American Soybean Assn. CEO nominated as Deputy Secretary for USDA
President Donald Trump has nominated American Soybean Association CEO Steve Censky to be the Deputy Secretary of Agriculture, reports Agriculture.com. The deputy secretary typically manages the day-to-day operations of the department.
Censky has been CEO of the ASA for the past 21 years. Prior to that, he served at USDA in the administrations of Presidents Ronald Reagan and George H.W. Bush, including as administrator of the Foreign Agricultural Service. Censky came to Washington originally as a legislative aide to then-Senator Jim Abdnor of South Dakota.
U.S. Secretary of Agriculture Sonny Perdue issued the following statement: “Our work has only just begun in delivering results for the people of American agriculture, and the experience and leadership skills of Stephen Censky will only enhance our efforts. He will bring enthusiasm and a dedication to this country which will be great assets to USDA’s customers. I am extremely pleased with the nomination for this key position and am hopeful that the Senate will take it up in short order.”
The ASA likewise praised the nomination.
“Steve has guided our organization for 21 years and in that time he has proven himself as an effective, dedicated and visionary voice on behalf of soybean farmers nationwide. Nobody in agriculture is better equipped to assist Secretary Perdue in meeting the needs of farmers with practical solutions than Steve. He is a perfect fit for this role and we give him our strongest endorsement,” said Ron Moore, ASA president from Roseville, Ill.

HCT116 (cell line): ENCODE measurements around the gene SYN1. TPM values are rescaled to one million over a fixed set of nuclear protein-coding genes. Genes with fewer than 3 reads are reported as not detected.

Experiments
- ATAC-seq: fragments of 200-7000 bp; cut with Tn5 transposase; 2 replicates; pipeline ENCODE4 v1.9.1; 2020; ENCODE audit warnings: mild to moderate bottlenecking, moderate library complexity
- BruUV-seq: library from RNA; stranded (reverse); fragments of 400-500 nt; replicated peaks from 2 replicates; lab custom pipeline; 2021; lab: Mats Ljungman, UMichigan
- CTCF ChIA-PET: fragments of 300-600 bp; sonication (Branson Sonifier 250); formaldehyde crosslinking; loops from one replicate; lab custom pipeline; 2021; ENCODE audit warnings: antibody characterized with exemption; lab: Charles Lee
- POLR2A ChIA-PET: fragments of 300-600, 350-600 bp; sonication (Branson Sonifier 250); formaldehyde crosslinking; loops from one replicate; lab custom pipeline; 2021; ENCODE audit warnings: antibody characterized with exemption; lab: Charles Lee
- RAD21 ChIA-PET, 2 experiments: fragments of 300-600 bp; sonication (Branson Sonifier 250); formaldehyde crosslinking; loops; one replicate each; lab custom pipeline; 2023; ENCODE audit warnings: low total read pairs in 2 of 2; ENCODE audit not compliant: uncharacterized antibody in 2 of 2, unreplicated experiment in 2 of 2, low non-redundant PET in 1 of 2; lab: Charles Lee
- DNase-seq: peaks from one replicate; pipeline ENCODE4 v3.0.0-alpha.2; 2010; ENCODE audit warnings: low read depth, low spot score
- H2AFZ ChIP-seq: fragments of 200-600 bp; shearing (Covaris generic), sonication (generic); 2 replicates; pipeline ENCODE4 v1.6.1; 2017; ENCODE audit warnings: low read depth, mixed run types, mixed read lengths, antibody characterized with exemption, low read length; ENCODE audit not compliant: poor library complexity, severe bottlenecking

“One of the best things I did as ASA president was to hire Steve as our CEO,” said John Long, a farmer from Newberry, S.C., and ASA’s president when Censky was selected as CEO in 1996. “When Steve came to ASA, our industry was beginning a period of rapid growth. Since then, our acreage has grown by more than 20 million acres, we have established soybeans as the leader in American agricultural exports, and foreign markets abroad have been greatly expanded through trade agreements and marketing, especially in China. The use of soy in biodiesel and biobased products has grown from virtually zero to become significant markets, and soybeans have become a program crop under the Farm Bill. We’ve seen the widespread adoption and acceptance of agricultural biotechnology, and built soy demand in markets around the globe. These are the good works and the legacy that Steve leaves at ASA. They are his successes and ours.”
Source: Agriculture.com, USDA, ASA